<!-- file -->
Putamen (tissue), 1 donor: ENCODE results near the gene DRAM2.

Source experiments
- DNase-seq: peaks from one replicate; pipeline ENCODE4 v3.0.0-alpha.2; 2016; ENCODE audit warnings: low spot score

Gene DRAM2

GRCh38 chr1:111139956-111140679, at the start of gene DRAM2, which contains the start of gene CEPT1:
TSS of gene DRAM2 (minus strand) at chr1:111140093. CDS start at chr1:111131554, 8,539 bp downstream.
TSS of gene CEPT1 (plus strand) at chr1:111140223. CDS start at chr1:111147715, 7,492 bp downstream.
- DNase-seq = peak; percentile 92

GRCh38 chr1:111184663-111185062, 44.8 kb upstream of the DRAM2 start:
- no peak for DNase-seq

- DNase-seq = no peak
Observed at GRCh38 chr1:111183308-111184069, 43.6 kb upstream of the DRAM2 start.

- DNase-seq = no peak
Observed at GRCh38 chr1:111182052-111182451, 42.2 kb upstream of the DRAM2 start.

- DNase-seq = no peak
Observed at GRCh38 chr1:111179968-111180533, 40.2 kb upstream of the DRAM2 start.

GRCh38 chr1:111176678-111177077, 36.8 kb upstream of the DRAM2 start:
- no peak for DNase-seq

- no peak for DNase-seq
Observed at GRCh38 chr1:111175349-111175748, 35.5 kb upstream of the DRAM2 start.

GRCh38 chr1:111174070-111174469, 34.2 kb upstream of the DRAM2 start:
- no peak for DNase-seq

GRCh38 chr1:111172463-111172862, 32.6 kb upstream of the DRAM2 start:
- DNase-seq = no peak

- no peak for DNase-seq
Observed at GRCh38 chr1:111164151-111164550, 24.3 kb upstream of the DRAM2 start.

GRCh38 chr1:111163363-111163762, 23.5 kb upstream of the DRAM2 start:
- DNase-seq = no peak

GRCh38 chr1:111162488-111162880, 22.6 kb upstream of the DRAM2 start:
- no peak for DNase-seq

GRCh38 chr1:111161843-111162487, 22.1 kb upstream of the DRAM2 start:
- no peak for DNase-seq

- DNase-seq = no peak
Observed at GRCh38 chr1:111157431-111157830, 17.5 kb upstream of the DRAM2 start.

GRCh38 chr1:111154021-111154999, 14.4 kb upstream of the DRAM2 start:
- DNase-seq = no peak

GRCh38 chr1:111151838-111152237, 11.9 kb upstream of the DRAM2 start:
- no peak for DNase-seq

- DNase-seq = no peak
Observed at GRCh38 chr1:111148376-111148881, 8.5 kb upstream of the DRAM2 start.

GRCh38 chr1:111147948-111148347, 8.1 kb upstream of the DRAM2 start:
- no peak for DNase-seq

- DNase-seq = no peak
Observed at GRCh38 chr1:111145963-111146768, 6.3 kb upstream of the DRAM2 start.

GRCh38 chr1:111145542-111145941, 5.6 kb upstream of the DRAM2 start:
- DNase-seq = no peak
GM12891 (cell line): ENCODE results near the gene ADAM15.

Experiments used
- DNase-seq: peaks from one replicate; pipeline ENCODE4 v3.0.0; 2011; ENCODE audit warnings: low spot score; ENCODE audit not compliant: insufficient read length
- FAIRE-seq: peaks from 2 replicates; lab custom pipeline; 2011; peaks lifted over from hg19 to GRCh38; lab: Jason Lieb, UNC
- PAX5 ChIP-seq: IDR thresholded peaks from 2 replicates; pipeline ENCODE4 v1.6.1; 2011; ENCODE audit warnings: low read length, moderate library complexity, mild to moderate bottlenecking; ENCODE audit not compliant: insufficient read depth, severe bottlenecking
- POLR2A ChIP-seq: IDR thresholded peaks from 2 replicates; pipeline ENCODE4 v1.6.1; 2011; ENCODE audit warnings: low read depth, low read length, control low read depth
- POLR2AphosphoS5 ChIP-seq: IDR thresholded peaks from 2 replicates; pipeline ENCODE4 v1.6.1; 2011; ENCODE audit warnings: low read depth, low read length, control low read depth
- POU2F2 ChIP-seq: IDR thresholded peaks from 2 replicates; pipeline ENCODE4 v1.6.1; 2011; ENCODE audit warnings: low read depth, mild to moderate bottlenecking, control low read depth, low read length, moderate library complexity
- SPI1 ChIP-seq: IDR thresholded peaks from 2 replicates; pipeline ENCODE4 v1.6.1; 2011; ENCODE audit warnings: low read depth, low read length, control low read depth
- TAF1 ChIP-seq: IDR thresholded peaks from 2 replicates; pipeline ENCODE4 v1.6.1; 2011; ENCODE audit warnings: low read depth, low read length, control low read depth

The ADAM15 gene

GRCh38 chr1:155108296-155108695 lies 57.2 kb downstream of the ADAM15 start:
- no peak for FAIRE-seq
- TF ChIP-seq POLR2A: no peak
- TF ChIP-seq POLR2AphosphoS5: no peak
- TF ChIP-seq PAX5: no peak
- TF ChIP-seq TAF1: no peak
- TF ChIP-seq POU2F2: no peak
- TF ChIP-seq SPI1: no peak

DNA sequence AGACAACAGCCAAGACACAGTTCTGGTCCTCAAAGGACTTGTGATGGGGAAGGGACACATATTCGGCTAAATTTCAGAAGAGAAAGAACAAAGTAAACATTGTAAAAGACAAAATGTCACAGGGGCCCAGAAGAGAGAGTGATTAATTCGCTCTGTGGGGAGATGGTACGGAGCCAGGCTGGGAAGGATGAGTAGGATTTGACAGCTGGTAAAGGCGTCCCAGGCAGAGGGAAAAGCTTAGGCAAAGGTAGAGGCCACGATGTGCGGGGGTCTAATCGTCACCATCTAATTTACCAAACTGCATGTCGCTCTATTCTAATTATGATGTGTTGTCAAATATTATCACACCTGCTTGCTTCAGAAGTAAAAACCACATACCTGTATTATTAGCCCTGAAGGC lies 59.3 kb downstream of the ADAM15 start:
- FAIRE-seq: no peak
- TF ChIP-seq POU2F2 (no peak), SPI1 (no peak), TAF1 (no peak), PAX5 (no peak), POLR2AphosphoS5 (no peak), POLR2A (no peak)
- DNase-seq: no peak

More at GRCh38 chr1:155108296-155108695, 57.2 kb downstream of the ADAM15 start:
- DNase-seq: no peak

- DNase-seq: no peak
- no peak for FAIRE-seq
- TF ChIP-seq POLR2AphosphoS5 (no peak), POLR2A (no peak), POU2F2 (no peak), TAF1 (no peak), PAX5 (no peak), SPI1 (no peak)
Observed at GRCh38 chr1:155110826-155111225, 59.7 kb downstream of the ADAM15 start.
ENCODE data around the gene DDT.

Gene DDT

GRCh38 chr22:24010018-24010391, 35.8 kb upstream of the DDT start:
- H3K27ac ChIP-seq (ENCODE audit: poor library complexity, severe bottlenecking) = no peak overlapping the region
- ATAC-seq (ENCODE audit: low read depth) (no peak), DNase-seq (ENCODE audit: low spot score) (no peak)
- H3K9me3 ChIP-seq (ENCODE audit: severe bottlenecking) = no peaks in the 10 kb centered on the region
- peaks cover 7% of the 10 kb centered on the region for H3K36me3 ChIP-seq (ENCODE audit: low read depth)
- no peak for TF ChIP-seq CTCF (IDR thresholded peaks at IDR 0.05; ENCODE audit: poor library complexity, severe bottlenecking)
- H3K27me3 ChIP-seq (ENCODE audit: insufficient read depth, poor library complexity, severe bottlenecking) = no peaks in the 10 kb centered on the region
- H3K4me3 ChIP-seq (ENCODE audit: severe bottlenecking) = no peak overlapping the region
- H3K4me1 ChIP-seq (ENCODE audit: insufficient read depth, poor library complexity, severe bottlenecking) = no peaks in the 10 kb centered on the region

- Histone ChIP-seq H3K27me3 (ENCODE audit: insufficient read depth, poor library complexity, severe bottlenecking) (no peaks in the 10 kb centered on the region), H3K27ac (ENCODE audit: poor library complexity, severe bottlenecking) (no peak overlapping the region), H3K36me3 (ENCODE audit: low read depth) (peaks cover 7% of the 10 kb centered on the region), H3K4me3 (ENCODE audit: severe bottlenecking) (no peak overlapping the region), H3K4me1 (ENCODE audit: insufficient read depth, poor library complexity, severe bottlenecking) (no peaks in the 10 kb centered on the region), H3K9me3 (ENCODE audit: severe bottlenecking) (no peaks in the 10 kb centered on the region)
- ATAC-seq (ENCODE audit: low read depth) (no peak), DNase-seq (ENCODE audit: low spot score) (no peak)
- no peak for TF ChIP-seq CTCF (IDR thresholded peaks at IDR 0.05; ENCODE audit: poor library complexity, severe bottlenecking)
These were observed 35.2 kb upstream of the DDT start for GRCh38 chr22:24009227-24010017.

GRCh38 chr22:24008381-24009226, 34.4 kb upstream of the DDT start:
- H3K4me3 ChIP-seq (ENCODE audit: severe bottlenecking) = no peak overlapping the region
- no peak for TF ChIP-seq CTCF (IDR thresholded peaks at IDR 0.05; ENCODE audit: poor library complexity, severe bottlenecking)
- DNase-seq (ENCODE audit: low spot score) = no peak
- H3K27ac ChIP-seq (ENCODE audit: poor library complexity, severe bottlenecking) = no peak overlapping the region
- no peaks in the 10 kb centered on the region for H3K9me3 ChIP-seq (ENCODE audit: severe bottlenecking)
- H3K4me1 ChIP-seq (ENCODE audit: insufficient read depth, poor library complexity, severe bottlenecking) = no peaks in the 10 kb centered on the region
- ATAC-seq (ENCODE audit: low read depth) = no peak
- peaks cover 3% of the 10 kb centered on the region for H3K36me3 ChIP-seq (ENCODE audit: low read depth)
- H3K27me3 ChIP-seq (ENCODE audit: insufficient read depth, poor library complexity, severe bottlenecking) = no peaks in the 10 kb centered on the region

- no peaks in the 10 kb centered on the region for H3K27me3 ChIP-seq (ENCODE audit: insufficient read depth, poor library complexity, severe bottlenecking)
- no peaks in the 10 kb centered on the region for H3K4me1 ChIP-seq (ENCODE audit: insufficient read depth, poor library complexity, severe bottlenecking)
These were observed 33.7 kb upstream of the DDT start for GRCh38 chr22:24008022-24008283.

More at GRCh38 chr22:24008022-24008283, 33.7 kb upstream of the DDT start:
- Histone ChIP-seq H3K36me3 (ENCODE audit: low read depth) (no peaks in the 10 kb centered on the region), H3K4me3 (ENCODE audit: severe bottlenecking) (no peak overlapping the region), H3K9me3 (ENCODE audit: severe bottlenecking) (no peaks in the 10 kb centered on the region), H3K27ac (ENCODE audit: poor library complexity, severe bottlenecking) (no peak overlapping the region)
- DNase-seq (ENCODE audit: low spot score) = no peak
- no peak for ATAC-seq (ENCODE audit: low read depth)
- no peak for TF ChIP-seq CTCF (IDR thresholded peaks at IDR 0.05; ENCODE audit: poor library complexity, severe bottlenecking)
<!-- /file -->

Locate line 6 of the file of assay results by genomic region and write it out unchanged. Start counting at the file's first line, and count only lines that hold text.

TSS of gene DRAM2 (minus strand) at chr1:111140093. CDS start at chr1:111131554, 8,539 bp downstream.